RK: Don’t get me wrong, I’m pretty geeky. In 2014, David Farnsworth from Arup, the structural engineer I’ve worked with for years and I received the Breakthrough Award from Popular Mechanics magazine. I’m not an engineer or an architect, but I often lecture at graduate design schools like Harvard, MIT and Yale. My view was that we were doing something wrong as developers in dense urban environments. As an industry, we currently pretend every building is different and use an overly complicated and disintegrated process to build buildings which is frustrating.
Everybody in the business is frustrated by its complete disorganization. You would never create anything else in the world the way we build buildings. I was fortunate to get some research and development money to hire a team, which included engineers from Arup, fantastic teammates, a modular consulting company and advice from large plumbing and electrical contractors to create a thesis we could test. We wrote a 600-page research paper on which system is the best to meet the needs of the urban environment. Much of what we focused on was antithetical to conventional construction wisdom.
We turned many things upside down, which is where many of our solutions were born. For example, our buildings are 100% bolted together, whether five or 50 stories. There’s no welding done in the field. I remember the conversation with David Farnsworth. He said, “That’s going to be a lot of bolts.” I said, “I don’t care.” We want it to be an erector set that can easily be assembled. We can’t rely on highly skilled people doing field welding and inspecting it. All the components we’ve created, including a self-sealing facade, have been focused on increasing the safety, speed and quality, while embracing industrialization - like every other industry in the world.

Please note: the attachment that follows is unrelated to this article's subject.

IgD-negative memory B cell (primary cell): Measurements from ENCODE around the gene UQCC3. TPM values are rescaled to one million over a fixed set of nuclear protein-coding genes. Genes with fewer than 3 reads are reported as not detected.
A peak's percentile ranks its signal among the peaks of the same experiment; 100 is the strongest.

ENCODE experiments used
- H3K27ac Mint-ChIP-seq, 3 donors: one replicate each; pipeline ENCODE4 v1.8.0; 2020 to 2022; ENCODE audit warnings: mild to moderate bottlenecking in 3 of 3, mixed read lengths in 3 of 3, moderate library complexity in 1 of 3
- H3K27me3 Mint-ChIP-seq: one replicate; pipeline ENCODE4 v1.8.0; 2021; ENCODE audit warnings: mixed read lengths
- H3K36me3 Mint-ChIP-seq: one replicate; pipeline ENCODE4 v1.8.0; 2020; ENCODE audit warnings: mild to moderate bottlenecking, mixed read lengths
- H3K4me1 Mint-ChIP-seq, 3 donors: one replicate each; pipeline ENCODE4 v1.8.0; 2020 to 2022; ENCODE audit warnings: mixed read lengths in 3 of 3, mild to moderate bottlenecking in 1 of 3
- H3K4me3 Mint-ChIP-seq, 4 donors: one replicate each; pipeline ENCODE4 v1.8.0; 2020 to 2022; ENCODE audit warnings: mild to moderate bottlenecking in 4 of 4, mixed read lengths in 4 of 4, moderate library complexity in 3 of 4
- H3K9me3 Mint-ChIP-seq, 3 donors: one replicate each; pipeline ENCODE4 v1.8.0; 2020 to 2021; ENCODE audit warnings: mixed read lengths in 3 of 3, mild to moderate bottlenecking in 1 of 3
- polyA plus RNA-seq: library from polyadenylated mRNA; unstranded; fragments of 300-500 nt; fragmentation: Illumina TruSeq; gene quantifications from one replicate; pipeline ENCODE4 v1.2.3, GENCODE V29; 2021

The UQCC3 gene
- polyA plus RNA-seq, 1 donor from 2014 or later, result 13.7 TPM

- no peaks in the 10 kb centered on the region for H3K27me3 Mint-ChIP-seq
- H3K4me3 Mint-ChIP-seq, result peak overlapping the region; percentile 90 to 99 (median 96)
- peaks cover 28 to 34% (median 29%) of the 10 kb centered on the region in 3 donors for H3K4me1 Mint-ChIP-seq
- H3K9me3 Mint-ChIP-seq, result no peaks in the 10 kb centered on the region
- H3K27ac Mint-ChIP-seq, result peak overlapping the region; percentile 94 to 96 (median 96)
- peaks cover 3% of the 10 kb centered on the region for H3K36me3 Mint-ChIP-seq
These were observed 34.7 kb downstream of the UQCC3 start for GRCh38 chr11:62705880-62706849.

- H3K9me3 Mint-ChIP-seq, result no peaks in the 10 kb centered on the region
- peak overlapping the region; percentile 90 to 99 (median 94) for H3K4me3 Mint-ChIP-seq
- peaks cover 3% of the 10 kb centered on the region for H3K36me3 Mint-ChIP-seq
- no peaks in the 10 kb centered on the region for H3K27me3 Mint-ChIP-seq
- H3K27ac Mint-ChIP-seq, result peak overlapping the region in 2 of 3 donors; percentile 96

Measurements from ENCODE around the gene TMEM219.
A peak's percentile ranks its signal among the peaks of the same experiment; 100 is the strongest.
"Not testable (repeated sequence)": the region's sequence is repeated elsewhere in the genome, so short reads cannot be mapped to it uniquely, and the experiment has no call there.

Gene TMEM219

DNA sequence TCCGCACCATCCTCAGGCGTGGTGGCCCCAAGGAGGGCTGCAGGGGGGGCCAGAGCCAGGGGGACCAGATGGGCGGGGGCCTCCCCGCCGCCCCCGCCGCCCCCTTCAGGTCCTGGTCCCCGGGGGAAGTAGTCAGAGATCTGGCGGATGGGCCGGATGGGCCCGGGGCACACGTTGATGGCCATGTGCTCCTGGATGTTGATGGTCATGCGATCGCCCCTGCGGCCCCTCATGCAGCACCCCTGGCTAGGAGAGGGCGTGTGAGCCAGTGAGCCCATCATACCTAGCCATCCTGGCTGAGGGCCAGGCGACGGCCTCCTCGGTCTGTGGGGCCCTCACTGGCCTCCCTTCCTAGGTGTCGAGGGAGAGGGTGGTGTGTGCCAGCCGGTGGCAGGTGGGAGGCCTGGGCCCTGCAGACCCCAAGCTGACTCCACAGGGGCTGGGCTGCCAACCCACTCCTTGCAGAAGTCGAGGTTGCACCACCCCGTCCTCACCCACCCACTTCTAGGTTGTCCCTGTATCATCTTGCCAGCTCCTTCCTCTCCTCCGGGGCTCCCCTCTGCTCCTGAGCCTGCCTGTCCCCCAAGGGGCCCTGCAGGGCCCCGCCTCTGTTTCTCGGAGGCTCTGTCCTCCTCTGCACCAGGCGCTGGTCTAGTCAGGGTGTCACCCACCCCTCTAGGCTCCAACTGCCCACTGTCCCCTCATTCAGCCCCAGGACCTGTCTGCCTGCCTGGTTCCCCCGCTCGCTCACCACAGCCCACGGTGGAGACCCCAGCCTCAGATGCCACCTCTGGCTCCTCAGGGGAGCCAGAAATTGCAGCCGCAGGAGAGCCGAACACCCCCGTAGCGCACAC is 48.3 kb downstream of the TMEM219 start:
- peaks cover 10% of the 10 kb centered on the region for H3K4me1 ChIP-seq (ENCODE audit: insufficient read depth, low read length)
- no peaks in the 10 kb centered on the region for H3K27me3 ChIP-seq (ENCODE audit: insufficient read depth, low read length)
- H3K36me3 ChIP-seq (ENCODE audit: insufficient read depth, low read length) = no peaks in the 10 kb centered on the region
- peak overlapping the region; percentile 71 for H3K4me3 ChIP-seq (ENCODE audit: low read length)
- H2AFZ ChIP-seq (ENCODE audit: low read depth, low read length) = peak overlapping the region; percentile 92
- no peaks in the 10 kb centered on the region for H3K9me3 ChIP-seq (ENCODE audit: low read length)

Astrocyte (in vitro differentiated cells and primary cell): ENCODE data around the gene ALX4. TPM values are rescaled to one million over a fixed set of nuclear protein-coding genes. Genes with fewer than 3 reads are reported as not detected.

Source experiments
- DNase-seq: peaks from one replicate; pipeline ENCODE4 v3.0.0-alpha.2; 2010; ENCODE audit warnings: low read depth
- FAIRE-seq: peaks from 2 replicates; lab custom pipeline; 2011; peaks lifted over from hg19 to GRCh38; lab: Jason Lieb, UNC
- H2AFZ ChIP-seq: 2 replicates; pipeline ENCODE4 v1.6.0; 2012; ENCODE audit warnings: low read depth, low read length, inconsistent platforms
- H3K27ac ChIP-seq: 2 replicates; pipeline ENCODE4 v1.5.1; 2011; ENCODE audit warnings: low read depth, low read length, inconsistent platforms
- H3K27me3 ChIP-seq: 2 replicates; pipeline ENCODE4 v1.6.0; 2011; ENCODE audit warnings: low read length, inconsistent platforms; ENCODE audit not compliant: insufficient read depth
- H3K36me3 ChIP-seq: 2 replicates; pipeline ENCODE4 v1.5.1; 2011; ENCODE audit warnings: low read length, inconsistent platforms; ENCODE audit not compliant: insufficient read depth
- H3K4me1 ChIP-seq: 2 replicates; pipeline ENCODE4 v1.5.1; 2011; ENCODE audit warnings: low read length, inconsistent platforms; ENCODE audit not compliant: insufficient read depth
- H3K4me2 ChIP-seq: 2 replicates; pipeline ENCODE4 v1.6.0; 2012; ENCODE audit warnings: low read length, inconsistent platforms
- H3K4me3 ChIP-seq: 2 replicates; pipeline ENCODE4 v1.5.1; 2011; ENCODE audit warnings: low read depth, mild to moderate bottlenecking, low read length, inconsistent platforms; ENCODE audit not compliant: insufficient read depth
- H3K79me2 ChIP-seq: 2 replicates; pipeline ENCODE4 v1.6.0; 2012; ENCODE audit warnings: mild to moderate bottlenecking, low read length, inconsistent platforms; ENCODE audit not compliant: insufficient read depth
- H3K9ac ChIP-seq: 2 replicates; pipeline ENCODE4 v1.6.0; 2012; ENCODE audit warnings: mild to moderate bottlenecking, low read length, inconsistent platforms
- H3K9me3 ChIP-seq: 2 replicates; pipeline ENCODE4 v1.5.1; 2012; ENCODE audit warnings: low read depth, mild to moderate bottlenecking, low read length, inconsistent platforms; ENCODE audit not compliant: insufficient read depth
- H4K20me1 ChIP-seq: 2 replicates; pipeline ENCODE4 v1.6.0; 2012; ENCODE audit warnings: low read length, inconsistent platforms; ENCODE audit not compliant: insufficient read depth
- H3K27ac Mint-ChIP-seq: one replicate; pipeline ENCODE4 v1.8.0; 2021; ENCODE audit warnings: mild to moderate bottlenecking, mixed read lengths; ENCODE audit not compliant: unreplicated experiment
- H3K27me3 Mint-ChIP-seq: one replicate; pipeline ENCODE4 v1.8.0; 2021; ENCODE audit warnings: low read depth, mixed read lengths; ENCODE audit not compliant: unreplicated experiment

DI: Construction is the rare industry in which we think every product is different. I’m always asking why. When I went to architecture school, our mindset was that every building starts anew, and we champed at the bit to reinvent the wheel every time. There’s lip service paid to modularization, but the minds of the typical architect are clearly on the left side of that spectrum.
What we ask upfront is that you share agency with the system designed to have the freedom to create …